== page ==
The firm invested $200 million in a high specification and well received revamp of its remaining Sydney’s CBD store to turn it into a luxury fashion destination.

It has also been busy pocketing cash by selling off its stores and leasing them back.

The still-trading Sydney CBD store was sold for $510 million. It has also sold the former men’s store in Sydney for $360 million and the men’s store in Melbourne for $121 million.

David Jones was no longer reliant on cash injections from its parent company. With sales on the up and a desire to focus on Africa, Woolworths was keen to sell.

Sale price not quite as dire as it seems

The potential $100 million asking price for David Jones is low indeed – but it may not be as dire as it first seems.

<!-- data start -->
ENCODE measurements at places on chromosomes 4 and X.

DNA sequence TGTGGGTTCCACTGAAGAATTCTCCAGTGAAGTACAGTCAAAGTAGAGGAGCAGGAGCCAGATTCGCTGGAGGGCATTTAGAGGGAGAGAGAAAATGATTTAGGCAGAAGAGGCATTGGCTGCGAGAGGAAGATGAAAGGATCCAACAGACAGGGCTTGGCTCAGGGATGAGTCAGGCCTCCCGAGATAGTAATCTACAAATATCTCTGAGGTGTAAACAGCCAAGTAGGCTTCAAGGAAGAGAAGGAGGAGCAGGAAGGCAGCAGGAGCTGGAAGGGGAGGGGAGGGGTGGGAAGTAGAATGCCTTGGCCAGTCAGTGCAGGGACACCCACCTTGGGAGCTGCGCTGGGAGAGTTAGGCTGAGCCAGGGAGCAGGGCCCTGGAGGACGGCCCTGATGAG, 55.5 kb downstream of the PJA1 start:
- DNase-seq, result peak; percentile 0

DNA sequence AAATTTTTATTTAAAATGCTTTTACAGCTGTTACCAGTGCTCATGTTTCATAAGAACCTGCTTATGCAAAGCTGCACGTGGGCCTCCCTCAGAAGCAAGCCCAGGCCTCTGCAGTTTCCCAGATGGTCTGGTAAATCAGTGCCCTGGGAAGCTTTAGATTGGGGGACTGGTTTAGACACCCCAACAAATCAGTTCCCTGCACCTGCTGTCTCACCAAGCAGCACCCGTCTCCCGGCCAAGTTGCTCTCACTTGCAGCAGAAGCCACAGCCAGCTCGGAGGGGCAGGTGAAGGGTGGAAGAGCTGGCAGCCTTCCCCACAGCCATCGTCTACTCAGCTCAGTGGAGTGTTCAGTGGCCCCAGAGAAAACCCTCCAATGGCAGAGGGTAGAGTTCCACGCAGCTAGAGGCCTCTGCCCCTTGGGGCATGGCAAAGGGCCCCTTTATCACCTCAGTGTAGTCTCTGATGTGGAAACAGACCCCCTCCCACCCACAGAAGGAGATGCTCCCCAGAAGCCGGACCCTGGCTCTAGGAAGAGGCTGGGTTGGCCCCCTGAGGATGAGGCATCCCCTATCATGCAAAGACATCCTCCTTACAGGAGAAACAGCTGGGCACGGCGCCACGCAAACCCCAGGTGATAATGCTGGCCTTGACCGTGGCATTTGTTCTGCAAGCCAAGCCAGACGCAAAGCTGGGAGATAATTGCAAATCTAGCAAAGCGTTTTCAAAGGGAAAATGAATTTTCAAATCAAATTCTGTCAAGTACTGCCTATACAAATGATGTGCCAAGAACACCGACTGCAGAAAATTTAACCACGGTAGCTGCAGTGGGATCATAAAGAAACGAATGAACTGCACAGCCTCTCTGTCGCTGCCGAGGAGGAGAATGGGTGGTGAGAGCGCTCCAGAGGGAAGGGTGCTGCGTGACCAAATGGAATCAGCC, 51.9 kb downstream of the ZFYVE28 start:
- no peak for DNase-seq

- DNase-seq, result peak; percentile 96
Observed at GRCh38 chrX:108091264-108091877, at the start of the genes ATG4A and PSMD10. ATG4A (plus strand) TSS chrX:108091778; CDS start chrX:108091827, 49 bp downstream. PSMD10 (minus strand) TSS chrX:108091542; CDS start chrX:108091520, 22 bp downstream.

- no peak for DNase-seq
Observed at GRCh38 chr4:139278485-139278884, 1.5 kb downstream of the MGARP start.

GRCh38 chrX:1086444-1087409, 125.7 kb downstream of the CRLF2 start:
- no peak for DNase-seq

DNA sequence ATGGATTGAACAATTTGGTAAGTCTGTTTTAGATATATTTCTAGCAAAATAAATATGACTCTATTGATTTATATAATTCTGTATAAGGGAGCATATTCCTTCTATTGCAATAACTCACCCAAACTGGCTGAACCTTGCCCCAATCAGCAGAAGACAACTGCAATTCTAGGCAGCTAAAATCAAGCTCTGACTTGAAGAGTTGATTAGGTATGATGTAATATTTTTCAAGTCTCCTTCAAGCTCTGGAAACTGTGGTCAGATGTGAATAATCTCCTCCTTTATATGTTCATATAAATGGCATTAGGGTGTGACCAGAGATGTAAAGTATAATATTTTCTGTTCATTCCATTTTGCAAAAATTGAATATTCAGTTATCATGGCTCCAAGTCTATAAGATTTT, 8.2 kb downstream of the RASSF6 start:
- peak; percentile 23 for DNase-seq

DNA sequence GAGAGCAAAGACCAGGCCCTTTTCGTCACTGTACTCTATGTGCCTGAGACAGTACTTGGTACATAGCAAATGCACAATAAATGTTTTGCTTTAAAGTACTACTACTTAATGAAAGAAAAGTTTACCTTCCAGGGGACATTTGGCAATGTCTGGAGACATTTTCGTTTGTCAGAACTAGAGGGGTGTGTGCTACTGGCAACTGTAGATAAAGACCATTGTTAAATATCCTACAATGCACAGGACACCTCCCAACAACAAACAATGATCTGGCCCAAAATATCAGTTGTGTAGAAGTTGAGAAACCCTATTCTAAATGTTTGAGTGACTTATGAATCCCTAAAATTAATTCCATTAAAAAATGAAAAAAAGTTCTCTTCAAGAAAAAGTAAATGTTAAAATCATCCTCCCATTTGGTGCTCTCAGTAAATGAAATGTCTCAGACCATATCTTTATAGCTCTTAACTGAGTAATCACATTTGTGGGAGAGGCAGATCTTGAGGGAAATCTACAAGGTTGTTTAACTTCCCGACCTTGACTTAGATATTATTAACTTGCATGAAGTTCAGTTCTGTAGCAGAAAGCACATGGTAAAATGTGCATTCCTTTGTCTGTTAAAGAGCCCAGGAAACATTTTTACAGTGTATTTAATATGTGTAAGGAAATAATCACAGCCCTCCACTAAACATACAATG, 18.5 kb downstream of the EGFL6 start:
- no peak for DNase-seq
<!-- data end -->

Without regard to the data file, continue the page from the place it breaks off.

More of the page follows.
For instance, it doesn’t include the Melbourne Bourke Street store which is valued at $250 million. The exclusion of the Bourke St flagship store and the sale of various other properties is one factor in DJs’ much reduced valuation between 2014 and now.

But that reasoning only goes so far. There’s no sugar coating that DJs, along with many other department stores, are now worth far less than they were.

Anchorage is happy with the general direction of DJs and will keep on CEO Scott Fyfe and peruse his strategy of store revamps, some reductions in floor space, higher end products and an increased focus on online.

But the company is also likely to cut back office costs too.

With more modern stores, more customers and online thriving, DJs might just be in the best shape it’s been for some time.

But Prof Mortimer said in the end something else may have to give to assure David Jones of its future in Australia.

“Ultimately, the target market of middle-to-high income consumers, may only be viable to sustain one flagship department store, located in each major CBD.”

Leave a Reply

Your email address will not be published.